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Monday, July 16, 2018

It’s Monday, What are You Reading? President Carter


It’s Monday, What are You Reading?
President Carter: The White House Years
by Stuart E. Eizenstat
 


 This post is the one-hundred and fifty-first entry for this meme suggested by Sheila@ One Persons Journey Through A World of Books. [Entries 22-25 in the series were posted at  the Dr. Bill Tells Ancestor Stories]


OK, I became aware of this book from an ad on my timeline feed on Facebook! But, I remember Stuart Eizenstat and decided this would be a good match with my other recent readings. I’ve always been ‘fascinated’ by Carter - like a lot, disagree some, puzzled by other - and, it is a Presidential Biography. Stuart is admittedly wanting to boost Carter’s image some 40 years out… taking that into account as I attack the 997 page hard copy!!! ;-)


Book Description from Amazon:

The definitive history of the Carter Administration from the man who participated in its surprising number of accomplishments―drawing on his extensive and never-before-seen notes.

 
Stuart Eizenstat was at Jimmy Carter’s side from his political rise in Georgia through four years in the White House, where he served as Chief Domestic Policy Adviser. He was directly involved in all domestic and economic decisions as well as in many foreign policy ones. Famous for the legal pads he took to every meeting, he draws on more than 5,000 pages of notes and 350 interviews of all the major figures of the time, to write the comprehensive history of an underappreciated president―and to give an intimate view on how the presidency works.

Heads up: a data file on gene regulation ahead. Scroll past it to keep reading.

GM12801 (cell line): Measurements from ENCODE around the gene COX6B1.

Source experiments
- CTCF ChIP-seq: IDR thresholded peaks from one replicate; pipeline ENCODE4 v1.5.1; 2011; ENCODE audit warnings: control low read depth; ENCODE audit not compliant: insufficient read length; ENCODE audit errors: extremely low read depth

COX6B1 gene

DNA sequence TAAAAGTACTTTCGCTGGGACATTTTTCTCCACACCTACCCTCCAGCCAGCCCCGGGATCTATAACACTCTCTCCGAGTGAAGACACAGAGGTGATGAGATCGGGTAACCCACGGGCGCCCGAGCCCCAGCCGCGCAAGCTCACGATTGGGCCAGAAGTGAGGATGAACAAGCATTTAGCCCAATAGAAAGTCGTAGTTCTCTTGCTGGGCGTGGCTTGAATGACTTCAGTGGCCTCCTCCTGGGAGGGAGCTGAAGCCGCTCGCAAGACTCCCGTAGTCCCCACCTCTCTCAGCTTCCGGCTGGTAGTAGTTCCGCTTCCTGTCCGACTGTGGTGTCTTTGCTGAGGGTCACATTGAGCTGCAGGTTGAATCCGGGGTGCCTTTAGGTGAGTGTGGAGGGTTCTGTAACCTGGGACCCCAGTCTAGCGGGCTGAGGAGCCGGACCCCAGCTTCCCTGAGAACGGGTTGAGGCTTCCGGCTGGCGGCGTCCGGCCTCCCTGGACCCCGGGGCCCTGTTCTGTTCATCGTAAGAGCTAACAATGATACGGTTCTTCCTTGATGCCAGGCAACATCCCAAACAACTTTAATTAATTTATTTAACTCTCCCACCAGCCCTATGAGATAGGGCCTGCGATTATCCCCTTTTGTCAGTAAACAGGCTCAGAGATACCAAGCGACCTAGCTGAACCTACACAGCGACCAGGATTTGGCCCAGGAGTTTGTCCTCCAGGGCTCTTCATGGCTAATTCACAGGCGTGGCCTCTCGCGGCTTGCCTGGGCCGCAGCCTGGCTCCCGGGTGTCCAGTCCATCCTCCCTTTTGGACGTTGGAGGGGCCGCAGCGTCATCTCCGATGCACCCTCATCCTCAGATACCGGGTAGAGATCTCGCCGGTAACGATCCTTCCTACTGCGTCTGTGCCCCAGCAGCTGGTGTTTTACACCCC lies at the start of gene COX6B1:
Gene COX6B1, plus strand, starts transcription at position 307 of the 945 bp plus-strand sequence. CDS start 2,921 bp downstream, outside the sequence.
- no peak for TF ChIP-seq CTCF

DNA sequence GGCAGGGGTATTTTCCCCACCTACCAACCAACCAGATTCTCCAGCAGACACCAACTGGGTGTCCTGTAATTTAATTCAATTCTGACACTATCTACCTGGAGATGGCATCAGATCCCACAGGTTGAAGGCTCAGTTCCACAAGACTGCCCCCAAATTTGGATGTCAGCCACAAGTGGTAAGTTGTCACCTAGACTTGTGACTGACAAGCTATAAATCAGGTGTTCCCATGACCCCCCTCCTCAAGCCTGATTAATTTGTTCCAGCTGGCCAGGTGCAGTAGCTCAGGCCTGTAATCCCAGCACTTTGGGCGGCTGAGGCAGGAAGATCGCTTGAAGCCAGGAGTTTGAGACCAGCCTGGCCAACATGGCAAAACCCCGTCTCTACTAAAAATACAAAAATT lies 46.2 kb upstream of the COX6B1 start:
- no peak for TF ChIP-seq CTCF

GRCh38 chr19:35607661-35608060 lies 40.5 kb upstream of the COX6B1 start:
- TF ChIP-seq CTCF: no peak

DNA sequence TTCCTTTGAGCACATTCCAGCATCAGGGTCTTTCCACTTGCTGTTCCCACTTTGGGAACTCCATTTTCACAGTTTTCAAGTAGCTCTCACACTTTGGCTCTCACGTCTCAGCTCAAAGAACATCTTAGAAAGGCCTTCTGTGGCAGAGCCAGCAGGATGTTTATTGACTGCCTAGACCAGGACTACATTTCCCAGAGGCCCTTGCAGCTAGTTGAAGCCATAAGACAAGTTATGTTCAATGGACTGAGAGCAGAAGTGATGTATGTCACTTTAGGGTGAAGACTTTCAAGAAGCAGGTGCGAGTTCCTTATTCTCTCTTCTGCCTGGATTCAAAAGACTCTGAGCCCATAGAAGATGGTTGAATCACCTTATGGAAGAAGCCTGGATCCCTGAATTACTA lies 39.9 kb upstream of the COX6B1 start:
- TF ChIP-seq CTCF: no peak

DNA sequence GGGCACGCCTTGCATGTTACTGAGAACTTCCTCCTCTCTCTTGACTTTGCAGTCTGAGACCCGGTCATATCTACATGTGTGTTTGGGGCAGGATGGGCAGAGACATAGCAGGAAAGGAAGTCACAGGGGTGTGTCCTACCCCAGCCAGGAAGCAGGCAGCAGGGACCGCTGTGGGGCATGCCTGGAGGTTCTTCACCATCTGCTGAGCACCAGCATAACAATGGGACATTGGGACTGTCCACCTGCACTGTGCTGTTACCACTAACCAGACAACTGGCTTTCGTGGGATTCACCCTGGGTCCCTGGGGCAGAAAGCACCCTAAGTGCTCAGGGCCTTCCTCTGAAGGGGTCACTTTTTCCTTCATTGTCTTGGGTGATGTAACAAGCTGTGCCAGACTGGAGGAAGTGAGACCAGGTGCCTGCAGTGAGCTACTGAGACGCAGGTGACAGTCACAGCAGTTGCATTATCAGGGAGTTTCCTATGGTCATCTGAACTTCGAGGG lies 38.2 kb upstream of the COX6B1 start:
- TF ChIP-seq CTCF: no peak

Eizenstat reveals the grueling negotiations behind Carter’s peace between Israel and Egypt, what led to the return of the Panama Canal, and how Carter made human rights a presidential imperative. He follows Carter’s passing of America’s first comprehensive energy policy, and his deregulation of the oil, gas, transportation, and communications industries. And he details the creation of the modern vice-presidency.